In case SAMAD/12/10 Tanatorios Coslada, the NMCC found that Memora, acting as the managing company of the tanatory of Coslada prohibited access to the facilities to entities that were not licensed as a funeral service company in the municipality of Coslada.
In cases 641 to 645/98 Centrica/Iberdrola, Centrica/Endesa, Centrica/UF, Centrica/Electra de Viesgo and Centrica Hidrocantábrico, the NMCC found that the distributors of electricity had abused their dominant position by refusing to grant access to certain information of their customers (addresses, consumption patterns, etc) to the suppliers. The NMCC took into account the relevance of such information to allow the suppliers to better compete in the markets for the supply of electricity.
Predatory product design or a failure to disclose new technology
Predatory product design is not a well-established category of abuse in Spain and the circumstances in which product design could be treated as anticompetitive are yet to be determined.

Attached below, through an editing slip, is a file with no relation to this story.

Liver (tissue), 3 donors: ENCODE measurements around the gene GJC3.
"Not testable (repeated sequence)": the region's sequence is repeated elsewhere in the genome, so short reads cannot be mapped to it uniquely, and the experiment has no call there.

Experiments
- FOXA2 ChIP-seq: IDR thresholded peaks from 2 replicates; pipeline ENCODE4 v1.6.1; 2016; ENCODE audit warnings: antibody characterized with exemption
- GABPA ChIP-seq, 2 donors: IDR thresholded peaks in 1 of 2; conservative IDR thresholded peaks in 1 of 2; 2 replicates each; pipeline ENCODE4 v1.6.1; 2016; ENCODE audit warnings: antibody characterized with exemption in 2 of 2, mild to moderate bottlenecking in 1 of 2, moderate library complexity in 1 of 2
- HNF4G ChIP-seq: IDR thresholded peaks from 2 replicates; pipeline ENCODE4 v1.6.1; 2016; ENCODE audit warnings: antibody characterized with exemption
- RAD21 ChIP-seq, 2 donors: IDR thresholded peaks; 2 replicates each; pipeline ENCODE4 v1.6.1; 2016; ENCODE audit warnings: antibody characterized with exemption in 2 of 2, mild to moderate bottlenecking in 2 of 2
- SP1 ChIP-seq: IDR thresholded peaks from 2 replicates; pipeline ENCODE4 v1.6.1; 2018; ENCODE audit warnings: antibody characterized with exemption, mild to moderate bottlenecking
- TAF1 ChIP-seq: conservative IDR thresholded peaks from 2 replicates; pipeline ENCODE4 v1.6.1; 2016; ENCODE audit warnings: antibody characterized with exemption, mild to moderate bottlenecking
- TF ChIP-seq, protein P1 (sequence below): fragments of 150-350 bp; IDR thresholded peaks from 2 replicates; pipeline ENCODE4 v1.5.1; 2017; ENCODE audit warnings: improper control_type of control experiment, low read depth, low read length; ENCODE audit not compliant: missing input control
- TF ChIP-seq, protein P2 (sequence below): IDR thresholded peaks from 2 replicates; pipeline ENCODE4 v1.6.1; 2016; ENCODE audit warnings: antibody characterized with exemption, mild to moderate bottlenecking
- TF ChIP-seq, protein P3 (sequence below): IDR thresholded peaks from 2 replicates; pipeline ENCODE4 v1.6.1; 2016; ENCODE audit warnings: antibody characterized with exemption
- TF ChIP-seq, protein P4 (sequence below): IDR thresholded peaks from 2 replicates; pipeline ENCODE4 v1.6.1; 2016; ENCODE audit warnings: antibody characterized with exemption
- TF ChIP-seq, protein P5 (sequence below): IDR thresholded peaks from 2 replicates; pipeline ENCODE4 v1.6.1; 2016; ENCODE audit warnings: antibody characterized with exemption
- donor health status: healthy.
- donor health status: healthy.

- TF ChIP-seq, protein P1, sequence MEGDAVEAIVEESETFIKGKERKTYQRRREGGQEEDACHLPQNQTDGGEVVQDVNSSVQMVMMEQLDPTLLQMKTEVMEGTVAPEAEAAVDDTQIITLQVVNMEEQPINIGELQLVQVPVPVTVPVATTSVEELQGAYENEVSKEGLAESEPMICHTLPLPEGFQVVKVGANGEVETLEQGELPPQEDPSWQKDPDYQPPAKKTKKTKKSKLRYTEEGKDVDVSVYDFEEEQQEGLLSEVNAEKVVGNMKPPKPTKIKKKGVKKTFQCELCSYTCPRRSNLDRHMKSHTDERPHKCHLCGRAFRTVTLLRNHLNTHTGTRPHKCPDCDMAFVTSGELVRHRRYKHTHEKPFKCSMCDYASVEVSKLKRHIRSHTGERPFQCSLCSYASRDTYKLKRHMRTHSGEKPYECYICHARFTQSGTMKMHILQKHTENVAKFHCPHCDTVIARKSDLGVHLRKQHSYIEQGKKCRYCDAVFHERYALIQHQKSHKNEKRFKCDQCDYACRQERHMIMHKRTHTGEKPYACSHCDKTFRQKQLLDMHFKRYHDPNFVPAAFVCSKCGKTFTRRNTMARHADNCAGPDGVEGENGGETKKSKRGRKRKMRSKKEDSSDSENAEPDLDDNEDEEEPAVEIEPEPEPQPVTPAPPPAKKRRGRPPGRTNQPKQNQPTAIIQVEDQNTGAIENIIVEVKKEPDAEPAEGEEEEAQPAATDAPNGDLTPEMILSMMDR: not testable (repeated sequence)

Price discrimination practices where a dominant company applies dissimilar conditions to equivalent transactions with other trading parties, thereby placing them at a competitive disadvantage, may amount to an abuse of dominant position.
In case S/DC/0511/14 Renfe Operadora, the NMCC found that Renfe Operadora had abused its dominant position by applying dissimilar conditions to the members of a certain trade association for the provision of rail traction services.
Price discrimination provisions also apply in the context of agreement between companies. However, the underlying economic reasoning does not differ from the provisions in the dominance context.
Exploitative prices or terms of supply
Unfair prices or other unfair trading or service conditions, directly or indirectly imposed, such as excessive prices, may amount to an abuse of dominant position.